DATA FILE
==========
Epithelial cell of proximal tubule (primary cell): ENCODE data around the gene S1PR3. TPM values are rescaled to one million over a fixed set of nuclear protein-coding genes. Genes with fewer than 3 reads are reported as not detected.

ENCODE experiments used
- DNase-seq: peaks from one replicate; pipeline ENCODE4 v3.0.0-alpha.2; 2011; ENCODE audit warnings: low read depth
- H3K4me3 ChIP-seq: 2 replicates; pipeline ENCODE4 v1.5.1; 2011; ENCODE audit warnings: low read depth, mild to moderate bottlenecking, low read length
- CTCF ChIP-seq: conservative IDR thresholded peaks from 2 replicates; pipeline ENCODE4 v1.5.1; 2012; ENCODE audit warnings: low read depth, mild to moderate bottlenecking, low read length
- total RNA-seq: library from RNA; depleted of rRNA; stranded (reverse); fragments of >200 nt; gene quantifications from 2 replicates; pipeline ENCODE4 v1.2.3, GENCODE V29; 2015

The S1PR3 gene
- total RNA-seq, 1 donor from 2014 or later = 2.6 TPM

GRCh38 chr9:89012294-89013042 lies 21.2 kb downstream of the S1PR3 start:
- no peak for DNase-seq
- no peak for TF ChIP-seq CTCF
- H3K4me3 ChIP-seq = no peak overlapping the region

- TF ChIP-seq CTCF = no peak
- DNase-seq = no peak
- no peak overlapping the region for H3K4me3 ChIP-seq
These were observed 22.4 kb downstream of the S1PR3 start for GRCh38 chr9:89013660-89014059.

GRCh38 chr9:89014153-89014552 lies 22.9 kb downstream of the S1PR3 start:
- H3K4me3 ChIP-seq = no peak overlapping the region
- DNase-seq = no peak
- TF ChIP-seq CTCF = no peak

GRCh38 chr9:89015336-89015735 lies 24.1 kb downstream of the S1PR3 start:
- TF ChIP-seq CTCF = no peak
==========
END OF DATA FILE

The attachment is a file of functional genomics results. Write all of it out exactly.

Epithelial cell of proximal tubule (primary cell): ENCODE data around the gene S1PR3. TPM values are rescaled to one million over a fixed set of nuclear protein-coding genes. Genes with fewer than 3 reads are reported as not detected.

ENCODE experiments used
- DNase-seq: peaks from one replicate; pipeline ENCODE4 v3.0.0-alpha.2; 2011; ENCODE audit warnings: low read depth
- H3K4me3 ChIP-seq: 2 replicates; pipeline ENCODE4 v1.5.1; 2011; ENCODE audit warnings: low read depth, mild to moderate bottlenecking, low read length
- CTCF ChIP-seq: conservative IDR thresholded peaks from 2 replicates; pipeline ENCODE4 v1.5.1; 2012; ENCODE audit warnings: low read depth, mild to moderate bottlenecking, low read length
- total RNA-seq: library from RNA; depleted of rRNA; stranded (reverse); fragments of >200 nt; gene quantifications from 2 replicates; pipeline ENCODE4 v1.2.3, GENCODE V29; 2015

The S1PR3 gene
- total RNA-seq, 1 donor from 2014 or later = 2.6 TPM

GRCh38 chr9:89012294-89013042 lies 21.2 kb downstream of the S1PR3 start:
- no peak for DNase-seq
- no peak for TF ChIP-seq CTCF
- H3K4me3 ChIP-seq = no peak overlapping the region

- TF ChIP-seq CTCF = no peak
- DNase-seq = no peak
- no peak overlapping the region for H3K4me3 ChIP-seq
These were observed 22.4 kb downstream of the S1PR3 start for GRCh38 chr9:89013660-89014059.

GRCh38 chr9:89014153-89014552 lies 22.9 kb downstream of the S1PR3 start:
- H3K4me3 ChIP-seq = no peak overlapping the region
- DNase-seq = no peak
- TF ChIP-seq CTCF = no peak

GRCh38 chr9:89015336-89015735 lies 24.1 kb downstream of the S1PR3 start:
- TF ChIP-seq CTCF = no peak